No one’s thinking at all

The year has drawn to a close. And it will be one for the history books. By the end of last week, 50 stock-market records had been broke and now the Dow pushes toward 17,000.

Almost all investment advisors are bullish. Even long-time bears – such as Hugh Hendry, John Grantham and John Hussman – have decided to join the fun. Here’s InvestmentWeek:

“I can no longer say I am bearish,” said Hendry. “When markets become parabolic, the people who exist within them are trend followers, because the guys who are qualitative have got taken out.”

Speaking at the Harrington Cooper conference, Hendry argued that an ongoing currency war between the US and China will continue to force the Federal Reserve to keep monetary policy loose and easy.

“I may be providing a public utility here, as the last bear to capitulate,” he said.
“You are well within your rights to say ‘sell’. The S&P 500 is up 30% over the past year: I wish I had thought this last year.”

Hendry sounded pretty crestfallen. Here’s more from InvestmentWeek:

“I have been prepared to underperform for the fun of being proved right when markets crash. But that could be in three-and-a-half-years’ time.”

“I cannot look at myself in the mirror; everything I have believed in I have had to reject. This environment only makes sense through the prism of trends.”

As Hendry said, he is not the first bear to “warn” that stocks are likely to go much higher from here. Here’s a round up of some recent quotes we’ve heard from the long-time bears:

John Hussman: “…we should neither expect, rely or be shocked by a further blowoff…”

Jeremy Grantham, GMO: “My personal guess is that the US market, especially the non-blue chips, will work its way higher, perhaps by 20% to 30% in the next year or, more likely, two years…”

Richard Russell: “I continue to think that this bull market will end in an upside explosion.”

Bob Janjuah, Nomura: “I still see end Q4 2013, through to end Q1 2014, as the window in which we see a significant risk-on top before giving way, over the last three quarters of 2014 and through 2015, to what could be a 25% to 50% sell-off in global stock markets.”

Is there no one else?

No one else? What are we, chopped liver?


Bill Bonner on markets, economics & the madness of crowds

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Yes, dear reader, everyone is thinking the same thing. Which means no one is thinking at all.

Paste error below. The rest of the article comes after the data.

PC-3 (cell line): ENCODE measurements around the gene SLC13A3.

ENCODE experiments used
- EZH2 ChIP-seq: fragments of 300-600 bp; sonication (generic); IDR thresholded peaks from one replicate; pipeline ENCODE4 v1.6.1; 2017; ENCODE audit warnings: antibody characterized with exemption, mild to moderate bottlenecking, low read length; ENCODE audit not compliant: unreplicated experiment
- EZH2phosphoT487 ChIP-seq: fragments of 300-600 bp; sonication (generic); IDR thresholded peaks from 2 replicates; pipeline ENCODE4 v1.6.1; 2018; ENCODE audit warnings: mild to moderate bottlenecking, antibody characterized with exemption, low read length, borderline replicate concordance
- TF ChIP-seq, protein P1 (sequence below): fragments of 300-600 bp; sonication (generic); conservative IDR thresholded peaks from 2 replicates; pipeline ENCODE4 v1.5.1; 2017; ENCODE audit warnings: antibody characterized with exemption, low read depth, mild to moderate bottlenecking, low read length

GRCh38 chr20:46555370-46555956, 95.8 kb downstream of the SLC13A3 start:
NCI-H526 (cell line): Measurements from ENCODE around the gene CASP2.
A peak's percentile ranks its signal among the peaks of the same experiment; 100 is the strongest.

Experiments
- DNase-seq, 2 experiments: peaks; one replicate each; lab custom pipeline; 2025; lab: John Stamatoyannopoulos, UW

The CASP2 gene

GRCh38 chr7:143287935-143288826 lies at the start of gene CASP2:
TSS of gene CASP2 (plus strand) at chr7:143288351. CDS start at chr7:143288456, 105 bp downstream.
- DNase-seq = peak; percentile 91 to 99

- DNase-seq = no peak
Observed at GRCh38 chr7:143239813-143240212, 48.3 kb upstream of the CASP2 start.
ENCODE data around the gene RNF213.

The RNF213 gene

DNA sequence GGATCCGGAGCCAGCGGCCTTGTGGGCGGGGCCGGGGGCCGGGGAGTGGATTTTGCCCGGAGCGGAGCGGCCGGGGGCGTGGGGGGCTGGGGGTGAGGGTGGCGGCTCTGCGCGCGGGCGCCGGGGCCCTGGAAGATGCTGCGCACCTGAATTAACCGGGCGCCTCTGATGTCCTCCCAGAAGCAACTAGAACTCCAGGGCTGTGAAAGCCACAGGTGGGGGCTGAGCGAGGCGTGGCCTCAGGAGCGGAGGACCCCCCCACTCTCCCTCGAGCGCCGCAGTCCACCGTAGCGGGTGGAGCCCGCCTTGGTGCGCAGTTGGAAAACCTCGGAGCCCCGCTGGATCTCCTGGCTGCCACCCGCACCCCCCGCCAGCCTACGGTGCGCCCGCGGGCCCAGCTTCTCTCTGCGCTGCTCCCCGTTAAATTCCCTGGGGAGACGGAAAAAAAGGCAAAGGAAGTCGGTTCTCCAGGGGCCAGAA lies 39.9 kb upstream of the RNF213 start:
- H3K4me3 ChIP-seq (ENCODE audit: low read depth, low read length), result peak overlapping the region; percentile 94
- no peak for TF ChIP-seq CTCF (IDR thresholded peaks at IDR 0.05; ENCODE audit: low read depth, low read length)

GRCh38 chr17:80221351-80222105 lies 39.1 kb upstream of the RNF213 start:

True, take a look at almost any stock-market chart and you will see something that looks like it wants to up further.

But who knows? We are sailing in uncharted waters. No maps. No GPS. No road signs. No familiar landmarks. Central banks are all engaged in an experimental monetary policy – on an epic scale. And now the financial markets – and perhaps the economy too – are hooked on it.

Two weeks ago, the Fed announced that it would begin pulling back. Instead of supporting the asset markets with $85bn in new cash each month, the Fed will only print up $75bn. It was like an alcoholic who tells his wife that he is cutting back on his drinking: “Henceforth, instead of a quart of Jameson per day, I will only drink a fifth of Wild Turkey,” he says.

There was something insincere too about the Fed’s additional note – that it would keep interest rates near zero as long as it damned well pleased.

Whatever comes of this, our guess is that the drinking spree is not over. And in the meantime, anything can happen.

So what do you do? “Stay on the sidelines”, we urge.

“But wait”, protests a member of our own family, perhaps speaking for the majority of dear readers. “Staying on the sidelines has been very costly. I don’t know if I want to stay on the sidelines while this stock market continues to go up.”

Ouch!

More and more people are asking the question. And more and more are sure of the answer: no, which makes us wonder if there really are any buyers left or whether the only buying comes from the Fed’s new money.

But as far as we know, as long as the Fed keeps pumping, prices for stocks, Andy Warhols doodles, and Manhattan apartments will keep going up. That, however, doesn’t mean any of them are good investments.

Stocks, for example, are an option on a bigger Fed-induced bubble. But they’re not cheap. Price/earnings (p/e) ratios are high – above 20. And both ‘p’ and ‘e’ have been inflated by the Fed itself. Low interest rates flatter earnings, while making stocks – compared to fixed-interest investment – look good.

Could this continue? Yes, of course. Or, it could blow sky-high.

Yes, 2013 was one for the history books. 2014 almost surely will be too.

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